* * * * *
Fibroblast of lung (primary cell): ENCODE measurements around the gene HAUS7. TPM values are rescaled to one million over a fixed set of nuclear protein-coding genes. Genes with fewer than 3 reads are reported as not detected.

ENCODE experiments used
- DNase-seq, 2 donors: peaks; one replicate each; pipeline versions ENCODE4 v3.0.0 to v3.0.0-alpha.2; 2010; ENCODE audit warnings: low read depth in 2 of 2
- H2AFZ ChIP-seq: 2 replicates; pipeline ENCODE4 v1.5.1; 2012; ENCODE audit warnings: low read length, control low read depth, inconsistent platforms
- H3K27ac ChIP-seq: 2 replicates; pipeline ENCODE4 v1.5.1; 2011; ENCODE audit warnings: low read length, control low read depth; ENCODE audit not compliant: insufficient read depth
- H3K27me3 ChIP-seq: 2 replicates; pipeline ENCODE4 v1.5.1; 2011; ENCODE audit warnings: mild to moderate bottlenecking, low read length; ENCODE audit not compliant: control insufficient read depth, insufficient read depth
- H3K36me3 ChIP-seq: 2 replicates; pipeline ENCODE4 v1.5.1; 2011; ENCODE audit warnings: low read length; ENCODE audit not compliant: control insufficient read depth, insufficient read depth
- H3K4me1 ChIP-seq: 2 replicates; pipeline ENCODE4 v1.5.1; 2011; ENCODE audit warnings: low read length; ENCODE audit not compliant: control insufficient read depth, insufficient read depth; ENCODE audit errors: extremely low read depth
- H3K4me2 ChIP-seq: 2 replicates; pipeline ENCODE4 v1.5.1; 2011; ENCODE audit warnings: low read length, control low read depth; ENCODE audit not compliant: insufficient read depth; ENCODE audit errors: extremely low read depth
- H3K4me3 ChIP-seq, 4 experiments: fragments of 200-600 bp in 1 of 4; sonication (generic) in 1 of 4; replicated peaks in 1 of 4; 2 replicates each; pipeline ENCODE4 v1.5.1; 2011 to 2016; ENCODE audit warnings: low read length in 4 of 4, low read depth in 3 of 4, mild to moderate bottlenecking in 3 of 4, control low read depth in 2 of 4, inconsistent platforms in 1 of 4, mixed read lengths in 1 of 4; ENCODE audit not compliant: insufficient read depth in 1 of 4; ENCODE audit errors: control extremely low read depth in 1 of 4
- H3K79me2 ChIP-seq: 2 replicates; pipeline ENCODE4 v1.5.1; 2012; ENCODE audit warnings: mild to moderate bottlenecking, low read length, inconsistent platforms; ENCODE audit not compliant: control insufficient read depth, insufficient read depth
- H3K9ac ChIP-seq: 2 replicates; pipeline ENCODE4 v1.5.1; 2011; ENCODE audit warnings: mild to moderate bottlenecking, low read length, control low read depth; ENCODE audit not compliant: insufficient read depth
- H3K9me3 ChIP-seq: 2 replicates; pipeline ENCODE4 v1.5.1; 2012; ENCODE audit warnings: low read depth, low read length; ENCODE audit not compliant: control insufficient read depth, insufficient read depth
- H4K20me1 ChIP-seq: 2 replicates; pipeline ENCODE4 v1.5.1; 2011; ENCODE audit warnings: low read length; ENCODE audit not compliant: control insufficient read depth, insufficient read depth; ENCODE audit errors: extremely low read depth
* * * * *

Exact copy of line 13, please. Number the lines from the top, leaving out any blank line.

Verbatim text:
- H3K9me3 ChIP-seq: 2 replicates; pipeline ENCODE4 v1.5.1; 2012; ENCODE audit warnings: low read depth, low read length; ENCODE audit not compliant: control insufficient read depth, insufficient read depth